The restoration of Wicken Mill: millwrighting, milling, and history
|Authors & editors|
|Publisher||The Mills Archive Trust|
|Year of publication||2022|
|Series||Mills Archive Research Publications|
|No. in series||15|
|Scope & content||Author's introduction: |
Wicken Windmill was bought by millwrights and fellow enthusiasts in 1987, with the intention of returning it to full working order. The mill was extremely derelict, and long without its sails. The restoration work has been carried out as a labour of love, by the owners the Wicken Windmill Partnership, and their many supporters. Great things have been achieved, and this important and unusual windmill is now in full working order. In 2001 it ground its first wholemeal flour by wind power for many years. Since then flour dressing machinery has been brought into use, and the mill offers wholemeal and white flours to the public: the mill is one of a very small number still reliant on the sales of flour for much of its income.
This book sets out to tell the story of how Wicken Windmill was saved. The craft of millwrighting is discussed, together with the sister craft of milling stone-ground flour. NB The Heritage Crafts Association has placed millwrighting on its Red List of critically endangered crafts in the UK.The author would be happy for the book to treated as something of an advisory text full of information and hints on repairing and sustaining smock mills.
It is often said that a windmill is both a building and a machine: both the mill structure and its workings are prominent in the story.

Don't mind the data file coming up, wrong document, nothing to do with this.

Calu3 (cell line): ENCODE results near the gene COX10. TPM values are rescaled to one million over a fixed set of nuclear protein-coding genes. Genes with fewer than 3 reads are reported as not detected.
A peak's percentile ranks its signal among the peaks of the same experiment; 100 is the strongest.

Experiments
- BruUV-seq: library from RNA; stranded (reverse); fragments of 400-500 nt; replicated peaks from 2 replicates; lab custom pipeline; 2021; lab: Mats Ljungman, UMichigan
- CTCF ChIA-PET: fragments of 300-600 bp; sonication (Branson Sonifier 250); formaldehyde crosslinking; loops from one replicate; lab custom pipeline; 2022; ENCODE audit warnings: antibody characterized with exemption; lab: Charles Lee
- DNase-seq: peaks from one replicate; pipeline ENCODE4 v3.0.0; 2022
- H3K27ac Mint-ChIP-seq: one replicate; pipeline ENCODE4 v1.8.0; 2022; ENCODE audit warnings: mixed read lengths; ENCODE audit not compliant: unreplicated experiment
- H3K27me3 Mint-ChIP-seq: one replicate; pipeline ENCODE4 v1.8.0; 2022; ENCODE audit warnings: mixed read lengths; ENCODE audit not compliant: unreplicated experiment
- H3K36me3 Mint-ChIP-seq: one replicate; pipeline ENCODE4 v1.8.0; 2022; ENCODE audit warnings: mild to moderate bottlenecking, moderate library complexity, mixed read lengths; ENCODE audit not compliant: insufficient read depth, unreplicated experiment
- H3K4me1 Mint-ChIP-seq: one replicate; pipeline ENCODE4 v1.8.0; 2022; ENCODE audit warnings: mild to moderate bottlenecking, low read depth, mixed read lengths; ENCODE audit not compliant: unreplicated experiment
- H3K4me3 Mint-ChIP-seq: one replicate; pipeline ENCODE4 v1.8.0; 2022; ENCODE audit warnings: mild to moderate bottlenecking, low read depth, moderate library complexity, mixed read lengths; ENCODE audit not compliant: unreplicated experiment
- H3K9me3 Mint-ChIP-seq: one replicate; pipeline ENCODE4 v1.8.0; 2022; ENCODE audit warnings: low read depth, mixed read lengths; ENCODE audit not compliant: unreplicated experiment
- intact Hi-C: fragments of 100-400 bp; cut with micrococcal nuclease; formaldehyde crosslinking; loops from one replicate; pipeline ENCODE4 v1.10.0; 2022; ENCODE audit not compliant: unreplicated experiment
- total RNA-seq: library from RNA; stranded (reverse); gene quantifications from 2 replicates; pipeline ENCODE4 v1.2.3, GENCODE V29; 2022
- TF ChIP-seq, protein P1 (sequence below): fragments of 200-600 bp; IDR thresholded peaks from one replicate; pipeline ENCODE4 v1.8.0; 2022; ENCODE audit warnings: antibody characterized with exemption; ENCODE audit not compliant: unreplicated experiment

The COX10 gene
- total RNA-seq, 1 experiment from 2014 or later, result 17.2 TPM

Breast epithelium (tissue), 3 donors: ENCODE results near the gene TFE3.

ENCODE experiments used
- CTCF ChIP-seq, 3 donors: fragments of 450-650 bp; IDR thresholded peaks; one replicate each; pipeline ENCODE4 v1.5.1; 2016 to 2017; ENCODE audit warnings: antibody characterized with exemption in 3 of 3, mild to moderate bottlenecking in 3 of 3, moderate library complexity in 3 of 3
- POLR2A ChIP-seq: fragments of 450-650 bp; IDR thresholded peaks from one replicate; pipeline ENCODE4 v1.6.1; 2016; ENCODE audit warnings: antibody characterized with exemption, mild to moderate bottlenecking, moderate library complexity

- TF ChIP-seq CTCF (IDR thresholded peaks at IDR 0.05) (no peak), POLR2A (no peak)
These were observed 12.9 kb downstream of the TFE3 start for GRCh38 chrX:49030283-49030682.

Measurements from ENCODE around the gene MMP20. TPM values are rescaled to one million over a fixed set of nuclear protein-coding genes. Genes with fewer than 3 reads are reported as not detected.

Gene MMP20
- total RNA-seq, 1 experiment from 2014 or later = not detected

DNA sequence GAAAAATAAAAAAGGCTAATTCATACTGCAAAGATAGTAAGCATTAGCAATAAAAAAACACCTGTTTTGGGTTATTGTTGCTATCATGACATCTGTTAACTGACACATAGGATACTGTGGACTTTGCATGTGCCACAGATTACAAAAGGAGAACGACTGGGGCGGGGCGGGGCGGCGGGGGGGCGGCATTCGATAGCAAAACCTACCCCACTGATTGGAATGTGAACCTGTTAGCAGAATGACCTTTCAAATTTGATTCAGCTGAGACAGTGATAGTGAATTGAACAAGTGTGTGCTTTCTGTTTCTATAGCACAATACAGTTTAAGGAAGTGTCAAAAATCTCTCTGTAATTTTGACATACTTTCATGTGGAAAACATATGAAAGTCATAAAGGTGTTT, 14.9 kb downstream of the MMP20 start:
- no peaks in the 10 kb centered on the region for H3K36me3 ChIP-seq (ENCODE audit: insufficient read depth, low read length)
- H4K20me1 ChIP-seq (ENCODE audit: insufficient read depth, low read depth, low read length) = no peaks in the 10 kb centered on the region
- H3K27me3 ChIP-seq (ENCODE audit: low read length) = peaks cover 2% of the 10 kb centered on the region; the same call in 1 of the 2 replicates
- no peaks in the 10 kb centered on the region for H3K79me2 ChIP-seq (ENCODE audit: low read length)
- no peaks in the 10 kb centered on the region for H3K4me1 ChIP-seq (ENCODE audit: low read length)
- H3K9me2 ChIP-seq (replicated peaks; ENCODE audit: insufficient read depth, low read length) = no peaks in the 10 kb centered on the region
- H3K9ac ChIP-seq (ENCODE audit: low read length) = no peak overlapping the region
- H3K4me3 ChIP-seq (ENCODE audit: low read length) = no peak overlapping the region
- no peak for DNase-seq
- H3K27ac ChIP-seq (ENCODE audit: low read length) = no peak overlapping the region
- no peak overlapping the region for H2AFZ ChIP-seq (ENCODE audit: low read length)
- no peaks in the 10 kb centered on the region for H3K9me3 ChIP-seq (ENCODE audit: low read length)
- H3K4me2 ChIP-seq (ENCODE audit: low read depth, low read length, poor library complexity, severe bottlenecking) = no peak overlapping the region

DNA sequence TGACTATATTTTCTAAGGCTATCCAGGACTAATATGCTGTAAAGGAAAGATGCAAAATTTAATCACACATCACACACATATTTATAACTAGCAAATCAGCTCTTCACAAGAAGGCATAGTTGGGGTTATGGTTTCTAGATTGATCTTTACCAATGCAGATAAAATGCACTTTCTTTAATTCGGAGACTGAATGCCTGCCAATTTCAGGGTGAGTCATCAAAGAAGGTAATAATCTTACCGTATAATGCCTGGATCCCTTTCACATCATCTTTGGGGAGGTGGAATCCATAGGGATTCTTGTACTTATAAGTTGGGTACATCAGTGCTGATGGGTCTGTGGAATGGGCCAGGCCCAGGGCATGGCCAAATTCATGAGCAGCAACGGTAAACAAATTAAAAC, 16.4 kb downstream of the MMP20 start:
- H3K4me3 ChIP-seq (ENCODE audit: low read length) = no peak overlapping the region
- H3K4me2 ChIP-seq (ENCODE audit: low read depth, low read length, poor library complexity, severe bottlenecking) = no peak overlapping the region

The safety of our volunteers and visitors has always been paramount. The restoration was carried out on a tight budget with little money for new equipment. Much ingenuity was employed to ensure the early major projects were carried out safely, despite the sometimes ‘homespun’ appearance of the old photographs. Much of the restoration was carried out thirty or more years ago. By the time the sails were erected in 1996 we were fully equipped with the traditional millwrighting gear for such a major task. Nowadays safety issues are more formally treated of course, and we make every effort to follow best modern practice.
The author led the restoration of the windmill. He continues to guide the on-going maintenance of the mill, as well as being one of the volunteer millers. He hopes that the reader will come to understand and share the enthusiasm of the restoration team and the millers. I hope that some readers will find themselves taking up the interest, and will help support Wicken Windmill for another generation.
The engineering drawings are taken from ‘Wicken Windmill Millwright’s Data Book’. The reader is referred to the Data Book for more accessible detail of the drawings, and for technical explanations.
Accession no. 231803
- Shelf location: C103.02-PEA
Divisions within this publication
- 1: List of Illustrations
- 2: Introduction: Millers and Millwrights
- 3: Hunts the Millwrights
- 4: Beginning of the Wicken Restoration
- 5: The Smock Tower
- 6: Cap Repairs
- 7: Fantail and Winding Gear
- 8: Lifting the Cap
- 9: Casting
- 10: Main Gears and Shafts
- 11: Sail Making
- 12: Erecting the Sails, 1996
- 13: Completing the Restoration - Flour Machinery
- 14: Repairs and Maintenance
- 15: Putting The Mill To Work: Machinery, Weather, Flour
- 16: Epilogue – Twilight
- 17: Appendix 1 Acknowledgements
- 18: Appendix 2 Bill of Sale 1823
- 19: Appendix 3 Excerpts from Hunt’s Day Books for Wicken Windmill
- 20: Appendix 4 SPAB Certificate
- 21: Appendix 5 The Wicken Windmill Song